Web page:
(Miller, p.25) Noticing an approaching car had reduced its speed; she
ducked just as a bullet struck the steering column in front of her face.
Concern with the Church’s response to war led Day to Rome during the
Second Vatican Council, an event Pope John XXIII hoped would restore
"the simple and pure lines that the face of the Church of Jesus had at
its birth."(Forest, p.13) In 1963 Day was one 50 "Mothers for Peace" who
went to Rome to thank Pope John for his encyclical Pacem in Terris.
Close to death, the pope couldn’t meet them privately, but at one of his
last public audiences blessed the pilgrims, asking them to continue
Acts of war causing "the indiscriminate destruction of … vast areas
with their inhabitants" were the order of the day in regions of Vietnam
under intense U.S. bombardment in 1965 and the years following. Many
young Catholic Workers went to prison for refusing to cooperate with
conscription, while others did alternative service. Nearly everyone in
Catholic Worker communities took part in protests. Many went to prison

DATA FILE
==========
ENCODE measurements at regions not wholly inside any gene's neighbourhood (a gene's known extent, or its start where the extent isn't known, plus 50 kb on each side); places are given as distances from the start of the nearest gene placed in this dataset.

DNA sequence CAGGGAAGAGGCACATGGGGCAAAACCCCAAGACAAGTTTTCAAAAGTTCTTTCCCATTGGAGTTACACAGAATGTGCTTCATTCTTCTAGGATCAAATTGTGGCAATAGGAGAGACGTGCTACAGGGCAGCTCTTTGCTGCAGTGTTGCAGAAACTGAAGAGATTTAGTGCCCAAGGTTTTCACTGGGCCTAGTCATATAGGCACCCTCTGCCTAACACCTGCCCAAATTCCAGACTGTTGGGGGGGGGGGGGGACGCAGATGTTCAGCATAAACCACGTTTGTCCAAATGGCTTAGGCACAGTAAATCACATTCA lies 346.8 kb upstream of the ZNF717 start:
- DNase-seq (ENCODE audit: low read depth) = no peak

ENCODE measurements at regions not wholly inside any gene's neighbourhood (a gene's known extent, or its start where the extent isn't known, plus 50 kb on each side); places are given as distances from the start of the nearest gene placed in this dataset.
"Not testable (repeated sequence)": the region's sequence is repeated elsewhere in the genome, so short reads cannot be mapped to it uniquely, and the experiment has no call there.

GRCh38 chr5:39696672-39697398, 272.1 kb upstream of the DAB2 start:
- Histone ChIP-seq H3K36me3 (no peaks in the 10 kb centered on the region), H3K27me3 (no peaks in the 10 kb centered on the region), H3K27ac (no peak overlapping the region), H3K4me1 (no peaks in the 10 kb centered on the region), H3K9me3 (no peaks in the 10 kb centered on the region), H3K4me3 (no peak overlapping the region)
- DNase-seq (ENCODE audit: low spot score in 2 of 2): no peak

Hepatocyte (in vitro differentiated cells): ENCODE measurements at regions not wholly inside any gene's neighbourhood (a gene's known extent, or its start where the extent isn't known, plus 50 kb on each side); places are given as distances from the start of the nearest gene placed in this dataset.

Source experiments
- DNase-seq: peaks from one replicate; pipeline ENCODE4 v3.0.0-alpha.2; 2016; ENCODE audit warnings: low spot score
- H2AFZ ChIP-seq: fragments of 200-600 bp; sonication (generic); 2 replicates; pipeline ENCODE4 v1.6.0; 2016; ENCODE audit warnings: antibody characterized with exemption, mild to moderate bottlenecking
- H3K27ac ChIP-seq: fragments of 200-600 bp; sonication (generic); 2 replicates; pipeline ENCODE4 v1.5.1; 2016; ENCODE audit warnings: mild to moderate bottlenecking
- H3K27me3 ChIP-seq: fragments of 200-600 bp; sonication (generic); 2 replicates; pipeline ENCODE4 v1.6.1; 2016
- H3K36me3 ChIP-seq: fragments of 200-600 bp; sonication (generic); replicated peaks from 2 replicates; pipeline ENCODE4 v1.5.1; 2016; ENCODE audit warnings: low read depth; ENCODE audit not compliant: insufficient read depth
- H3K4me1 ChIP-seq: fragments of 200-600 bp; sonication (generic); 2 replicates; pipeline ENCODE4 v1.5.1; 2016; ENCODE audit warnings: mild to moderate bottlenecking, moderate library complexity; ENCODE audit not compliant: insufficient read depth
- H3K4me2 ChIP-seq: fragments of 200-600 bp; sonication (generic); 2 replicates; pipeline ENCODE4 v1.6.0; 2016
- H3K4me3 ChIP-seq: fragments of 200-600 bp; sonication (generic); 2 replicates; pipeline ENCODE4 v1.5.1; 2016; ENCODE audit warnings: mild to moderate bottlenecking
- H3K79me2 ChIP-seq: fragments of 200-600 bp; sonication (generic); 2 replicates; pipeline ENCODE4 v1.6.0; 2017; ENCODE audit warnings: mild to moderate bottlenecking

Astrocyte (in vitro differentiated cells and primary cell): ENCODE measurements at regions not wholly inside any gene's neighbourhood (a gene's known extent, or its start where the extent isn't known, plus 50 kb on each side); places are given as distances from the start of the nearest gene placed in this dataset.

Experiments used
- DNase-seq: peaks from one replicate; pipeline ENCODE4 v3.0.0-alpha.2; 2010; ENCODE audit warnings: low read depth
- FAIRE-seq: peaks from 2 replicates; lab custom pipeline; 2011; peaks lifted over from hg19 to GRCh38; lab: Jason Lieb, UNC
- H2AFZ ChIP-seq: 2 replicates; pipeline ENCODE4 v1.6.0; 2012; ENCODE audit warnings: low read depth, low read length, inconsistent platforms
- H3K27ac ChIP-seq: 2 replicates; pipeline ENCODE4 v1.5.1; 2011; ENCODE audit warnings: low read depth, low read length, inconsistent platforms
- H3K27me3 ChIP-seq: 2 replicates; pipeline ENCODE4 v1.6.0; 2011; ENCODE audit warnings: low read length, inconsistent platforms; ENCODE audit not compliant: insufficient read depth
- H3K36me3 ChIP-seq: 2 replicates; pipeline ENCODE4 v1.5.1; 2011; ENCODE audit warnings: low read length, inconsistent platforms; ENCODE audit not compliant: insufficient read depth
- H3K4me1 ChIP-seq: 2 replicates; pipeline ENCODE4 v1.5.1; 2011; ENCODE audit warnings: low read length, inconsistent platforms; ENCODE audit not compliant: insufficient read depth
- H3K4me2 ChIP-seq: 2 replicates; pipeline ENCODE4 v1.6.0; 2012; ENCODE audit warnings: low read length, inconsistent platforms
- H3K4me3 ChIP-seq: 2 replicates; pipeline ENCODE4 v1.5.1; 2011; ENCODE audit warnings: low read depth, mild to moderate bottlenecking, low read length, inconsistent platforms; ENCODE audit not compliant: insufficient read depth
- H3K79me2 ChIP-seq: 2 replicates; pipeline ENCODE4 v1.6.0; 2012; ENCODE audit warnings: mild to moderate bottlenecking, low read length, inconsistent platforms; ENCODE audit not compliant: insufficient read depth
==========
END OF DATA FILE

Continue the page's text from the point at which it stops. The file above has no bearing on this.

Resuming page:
for acts of civil disobedience.
Probably there has never been a newspaper so many of whose editors have
been jailed for acts of conscience. Day herself was last jailed in 1973
for taking part in a banned picket line in support of farmworkers. She
Day lived long enough to see her achievements honoured. In 1967, when
she made her last visit to Rome to take part in the International
Congress of the Laity, she found she was one of two Americans — the
other an astronaut — invited to receive Communion from the hands of
Pope Paul VI. On her 75th birthday the Jesuit magazine America devoted a
special issue to her, finding in her the individual whom best
exemplified "the aspiration and action of the American Catholic
community during the past forty years." Notre Dame University presented
her with its Laetare Medal, thanking her for "comforting the afflicted